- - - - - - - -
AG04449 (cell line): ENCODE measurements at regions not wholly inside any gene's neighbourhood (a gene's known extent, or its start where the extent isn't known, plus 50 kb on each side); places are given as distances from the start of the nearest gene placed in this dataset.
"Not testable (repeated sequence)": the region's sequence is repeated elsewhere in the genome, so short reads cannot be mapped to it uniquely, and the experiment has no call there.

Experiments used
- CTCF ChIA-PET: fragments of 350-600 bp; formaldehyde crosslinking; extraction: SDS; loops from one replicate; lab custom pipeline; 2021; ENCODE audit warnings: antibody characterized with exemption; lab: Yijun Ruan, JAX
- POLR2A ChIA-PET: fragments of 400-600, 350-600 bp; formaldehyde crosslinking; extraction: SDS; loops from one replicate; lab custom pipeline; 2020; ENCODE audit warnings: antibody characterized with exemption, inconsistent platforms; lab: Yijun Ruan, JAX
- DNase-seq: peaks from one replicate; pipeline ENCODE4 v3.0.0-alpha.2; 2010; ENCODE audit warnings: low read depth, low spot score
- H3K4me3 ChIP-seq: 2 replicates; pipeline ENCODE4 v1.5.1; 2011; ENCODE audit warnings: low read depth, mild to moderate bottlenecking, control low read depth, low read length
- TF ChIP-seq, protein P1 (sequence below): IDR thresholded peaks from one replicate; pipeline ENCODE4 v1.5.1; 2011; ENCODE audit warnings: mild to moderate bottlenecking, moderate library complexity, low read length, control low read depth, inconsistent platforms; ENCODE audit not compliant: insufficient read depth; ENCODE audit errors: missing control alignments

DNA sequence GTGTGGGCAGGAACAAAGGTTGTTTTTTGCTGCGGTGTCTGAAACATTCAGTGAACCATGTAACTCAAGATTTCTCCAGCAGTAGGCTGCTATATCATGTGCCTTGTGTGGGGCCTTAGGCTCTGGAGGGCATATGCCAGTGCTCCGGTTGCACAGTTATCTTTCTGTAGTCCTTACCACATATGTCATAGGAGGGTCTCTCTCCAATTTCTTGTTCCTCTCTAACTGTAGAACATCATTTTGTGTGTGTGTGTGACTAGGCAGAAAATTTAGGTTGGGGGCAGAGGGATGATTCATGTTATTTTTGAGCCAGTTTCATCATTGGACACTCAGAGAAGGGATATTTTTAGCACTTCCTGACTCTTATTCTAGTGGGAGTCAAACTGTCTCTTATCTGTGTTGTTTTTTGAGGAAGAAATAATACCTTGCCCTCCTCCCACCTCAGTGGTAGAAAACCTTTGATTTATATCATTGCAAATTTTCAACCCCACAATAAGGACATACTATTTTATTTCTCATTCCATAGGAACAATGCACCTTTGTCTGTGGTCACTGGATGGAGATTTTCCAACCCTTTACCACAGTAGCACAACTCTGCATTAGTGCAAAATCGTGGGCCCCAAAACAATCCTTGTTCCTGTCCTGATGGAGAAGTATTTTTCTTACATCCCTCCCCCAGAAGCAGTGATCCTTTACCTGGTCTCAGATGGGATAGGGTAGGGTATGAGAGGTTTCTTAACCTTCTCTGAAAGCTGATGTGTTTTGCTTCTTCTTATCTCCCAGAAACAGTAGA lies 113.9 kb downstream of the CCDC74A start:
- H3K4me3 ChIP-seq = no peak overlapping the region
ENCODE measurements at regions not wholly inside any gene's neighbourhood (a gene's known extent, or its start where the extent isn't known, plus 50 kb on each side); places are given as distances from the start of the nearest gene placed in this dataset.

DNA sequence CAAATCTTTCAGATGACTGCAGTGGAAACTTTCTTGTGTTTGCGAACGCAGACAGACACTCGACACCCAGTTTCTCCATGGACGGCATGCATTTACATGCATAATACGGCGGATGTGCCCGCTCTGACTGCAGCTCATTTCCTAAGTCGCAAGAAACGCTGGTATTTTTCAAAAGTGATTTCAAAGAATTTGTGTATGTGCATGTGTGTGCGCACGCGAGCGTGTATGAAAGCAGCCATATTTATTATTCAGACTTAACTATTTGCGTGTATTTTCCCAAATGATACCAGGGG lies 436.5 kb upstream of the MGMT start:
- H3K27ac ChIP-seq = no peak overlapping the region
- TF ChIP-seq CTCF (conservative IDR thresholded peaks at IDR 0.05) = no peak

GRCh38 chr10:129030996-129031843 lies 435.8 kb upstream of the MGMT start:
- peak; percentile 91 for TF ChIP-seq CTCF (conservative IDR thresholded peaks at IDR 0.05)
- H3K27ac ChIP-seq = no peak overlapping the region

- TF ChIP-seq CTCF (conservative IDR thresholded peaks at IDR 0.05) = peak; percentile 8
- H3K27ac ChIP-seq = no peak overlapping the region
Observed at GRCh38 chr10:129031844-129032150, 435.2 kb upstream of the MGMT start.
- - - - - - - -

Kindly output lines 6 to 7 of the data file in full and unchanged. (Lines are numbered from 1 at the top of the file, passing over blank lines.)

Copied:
- DNase-seq: peaks from one replicate; pipeline ENCODE4 v3.0.0-alpha.2; 2010; ENCODE audit warnings: low read depth, low spot score
- H3K4me3 ChIP-seq: 2 replicates; pipeline ENCODE4 v1.5.1; 2011; ENCODE audit warnings: low read depth, mild to moderate bottlenecking, control low read depth, low read length